Testing the waters

>©iStockPhoto.com/gchutkaIn Texas, swimming pools are synonymous with summer. Chances are, trips to the community or country club pool, or even days at a local water park are on your family’s hot weather “to-do” list.

As temperatures begin to soar, the clear-looking water becomes more and more alluring. But wait. What exactly is in the water? When you find out you may not want to let your kids jump into your local swimming hole just yet.

For one thing, parents should watch out for the disinfection levels in their community pools, according to the Centers for Disease Control and Prevention (CDC). In fact, the CDC suggests that parents buy their own test kits from hardware stores and bring them to their local pools to test the water first. The CDC also suggests six steps to healthy swimming and protection against water-borne illnesses.

Dr. Jeffrey Kahn, the head of the infectious disease program at Children’s Medical Center, says lack of pool cleanliness can lead to the potential for water-borne illnesses, such as gastroenteritis, Shigella and norovirus. “Inadequately treated water in swimming pools can be a source of bacteria that can cause serious disease in children and adults. For example, cryptosporidium (“crypto”) is a parasite that causes severe diarrheal disease that can be spread by the swallowing of contaminated recreational water. The finding that a significant percentage of swimming pools failed safety inspections is a major public health problem. Proper water treatment and following the ‘Six Steps for Healthy Swimming’ as outlined by the CDC can make swimming a safe and pleasurable activity.”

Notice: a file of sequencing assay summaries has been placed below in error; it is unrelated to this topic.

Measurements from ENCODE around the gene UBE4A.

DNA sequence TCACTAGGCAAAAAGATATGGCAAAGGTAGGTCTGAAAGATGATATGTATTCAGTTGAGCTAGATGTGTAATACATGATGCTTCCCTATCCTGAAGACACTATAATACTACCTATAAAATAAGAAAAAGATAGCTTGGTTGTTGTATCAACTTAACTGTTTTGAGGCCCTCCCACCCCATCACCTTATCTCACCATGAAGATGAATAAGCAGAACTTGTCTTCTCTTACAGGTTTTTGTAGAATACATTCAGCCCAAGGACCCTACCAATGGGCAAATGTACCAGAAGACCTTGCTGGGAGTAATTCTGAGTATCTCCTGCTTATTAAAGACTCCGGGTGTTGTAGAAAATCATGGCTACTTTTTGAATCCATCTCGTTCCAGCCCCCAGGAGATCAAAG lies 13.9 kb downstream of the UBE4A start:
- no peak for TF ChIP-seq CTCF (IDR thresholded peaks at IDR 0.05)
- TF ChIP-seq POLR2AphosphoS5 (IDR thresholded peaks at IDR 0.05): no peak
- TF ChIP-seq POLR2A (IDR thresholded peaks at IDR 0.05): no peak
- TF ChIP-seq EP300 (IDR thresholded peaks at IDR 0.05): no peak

The pool cleanliness study by the federal agency looked at 2008 data from more than 121,000 routine pool inspections and found that about 12 percent (more than one in eight) led to immediate closure because of serious violations such as lack of disinfectant in the water or lack of safety equipment. The causes of the low disinfectant levels were often fecal matter, urine, sweat and dirt from children as well as the shallowness of the water. The CDC says disinfectant and pH levels should be measured more often and adjusted more frequently in these types of pools, especially when there are a lot of children swimming.

The highest percentage of immediate closures were for interactive fountain-type/splash pools while kiddie/wading pools had the highest percentage of disinfectant-level violations followed by fountain/splash pools.

The analysis of public swimming pools (including park, hotel and apartment/condominium pools) is the largest conducted to date of pool cleanliness. The CDC conducted a similar analysis in 2002. Neither is representative of all pools in the U.S., CDC says, but the data “suggest the need for increased public health scrutiny and improved pool operation.”

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